His favorite memory so far was their 2020 Super Bowl against the Chiefs, and, while they ultimately lost that game 31-20, he feels confident about this year’s matchup. Star running back Christian McCaffrey is Benitez’s favorite player, and Benitez believes he will help carry the 49ers to a Super Bowl victory.


While the Baltimore Ravens are out of the playoffs, senior Ben Riedel continues to believe in their future. For Reidel, a former Bears fan, cheering for the Bears just wasn’t working. The continued losing, the lack of hope and the drafting of Justin Fields (whom Riedel didn’t like as a prospect) was just too much. He was already a fan of big-name Ravens players like Lamar Jackson, Chuck Clark and Marquise Brown, so, following the 2019 season, he decided to make the switch and become a Ravens fan.

“I mean, why not just start rooting for them if I like every player?” Riedel said. “[I] might as well just be a fan of the team.”

His favorite memory as a Ravens fan was in 2021, when they played the Indianapolis Colts in Week 5. The game went into overtime, and Jackson threw a 5-yard touchdown pass to Brown to win the game, 31-25.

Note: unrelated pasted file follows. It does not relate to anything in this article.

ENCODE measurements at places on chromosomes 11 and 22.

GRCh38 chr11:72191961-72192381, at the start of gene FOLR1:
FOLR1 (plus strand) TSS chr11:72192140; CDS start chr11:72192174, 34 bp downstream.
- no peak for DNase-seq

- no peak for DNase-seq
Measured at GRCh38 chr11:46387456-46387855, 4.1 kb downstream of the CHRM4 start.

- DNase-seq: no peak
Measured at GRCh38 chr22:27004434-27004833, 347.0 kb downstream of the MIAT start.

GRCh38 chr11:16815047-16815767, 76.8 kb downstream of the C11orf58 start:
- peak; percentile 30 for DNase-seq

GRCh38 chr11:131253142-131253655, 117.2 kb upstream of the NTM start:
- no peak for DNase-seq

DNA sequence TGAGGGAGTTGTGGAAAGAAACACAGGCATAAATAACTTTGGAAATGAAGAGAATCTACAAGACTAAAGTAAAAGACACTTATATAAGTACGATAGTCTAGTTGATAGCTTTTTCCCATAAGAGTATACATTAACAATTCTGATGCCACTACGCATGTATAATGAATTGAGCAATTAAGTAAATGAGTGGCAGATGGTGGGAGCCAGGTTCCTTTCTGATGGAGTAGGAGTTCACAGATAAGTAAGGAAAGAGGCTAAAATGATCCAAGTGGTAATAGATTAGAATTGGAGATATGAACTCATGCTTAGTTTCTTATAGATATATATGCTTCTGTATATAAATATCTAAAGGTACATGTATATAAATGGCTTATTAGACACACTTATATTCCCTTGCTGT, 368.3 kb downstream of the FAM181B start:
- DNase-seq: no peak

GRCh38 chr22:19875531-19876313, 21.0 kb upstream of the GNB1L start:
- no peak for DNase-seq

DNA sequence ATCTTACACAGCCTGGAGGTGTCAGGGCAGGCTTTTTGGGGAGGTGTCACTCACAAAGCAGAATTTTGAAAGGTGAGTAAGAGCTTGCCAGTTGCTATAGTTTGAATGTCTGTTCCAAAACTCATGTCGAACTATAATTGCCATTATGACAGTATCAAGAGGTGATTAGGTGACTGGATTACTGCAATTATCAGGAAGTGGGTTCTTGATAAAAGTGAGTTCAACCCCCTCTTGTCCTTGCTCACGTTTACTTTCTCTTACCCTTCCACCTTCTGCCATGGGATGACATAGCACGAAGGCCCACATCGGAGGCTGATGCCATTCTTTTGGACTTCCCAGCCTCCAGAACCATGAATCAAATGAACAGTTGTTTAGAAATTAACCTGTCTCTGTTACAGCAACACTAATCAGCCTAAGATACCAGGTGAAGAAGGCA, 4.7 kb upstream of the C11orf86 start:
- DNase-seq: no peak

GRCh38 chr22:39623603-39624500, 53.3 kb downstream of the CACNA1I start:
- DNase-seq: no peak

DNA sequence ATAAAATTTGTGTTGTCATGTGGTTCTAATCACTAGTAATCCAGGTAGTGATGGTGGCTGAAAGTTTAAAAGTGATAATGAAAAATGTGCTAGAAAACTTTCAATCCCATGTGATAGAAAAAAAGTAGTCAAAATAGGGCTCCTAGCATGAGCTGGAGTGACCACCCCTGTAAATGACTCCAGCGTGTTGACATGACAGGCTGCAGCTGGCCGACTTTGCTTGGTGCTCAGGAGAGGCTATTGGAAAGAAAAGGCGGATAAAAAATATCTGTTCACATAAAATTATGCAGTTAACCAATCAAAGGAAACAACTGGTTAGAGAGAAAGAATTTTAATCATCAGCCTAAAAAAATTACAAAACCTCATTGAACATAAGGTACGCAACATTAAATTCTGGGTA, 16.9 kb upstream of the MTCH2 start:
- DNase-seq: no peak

“I was screaming when it happened,” Riedel said. “It was one of the best things I’ve ever seen.”


Despite being part of a family of all Bears fans (his brother thinks it’s stupid that he’s a Ravens fan), Riedel remains a former-bandwagon, now-die-hard Ravens fan.

Special Education teacher Steve Branch has had a different route to cheering on one of the top teams in the NFL this year. Branch was born and raised in Michigan and became a Detroit Lions fan as soon as he knew what football was. His uncle, who lived in Detroit, took him to his first Lions game when he was in middle school. 

Branch’s favorite memory of the Lions was attending the 1991 divisional round game against the Dallas Cowboys when the Lions advanced to their first ever conference championship. That was the time of Barry Sanders, who played a big role in the Lions’ 38-6 upset win.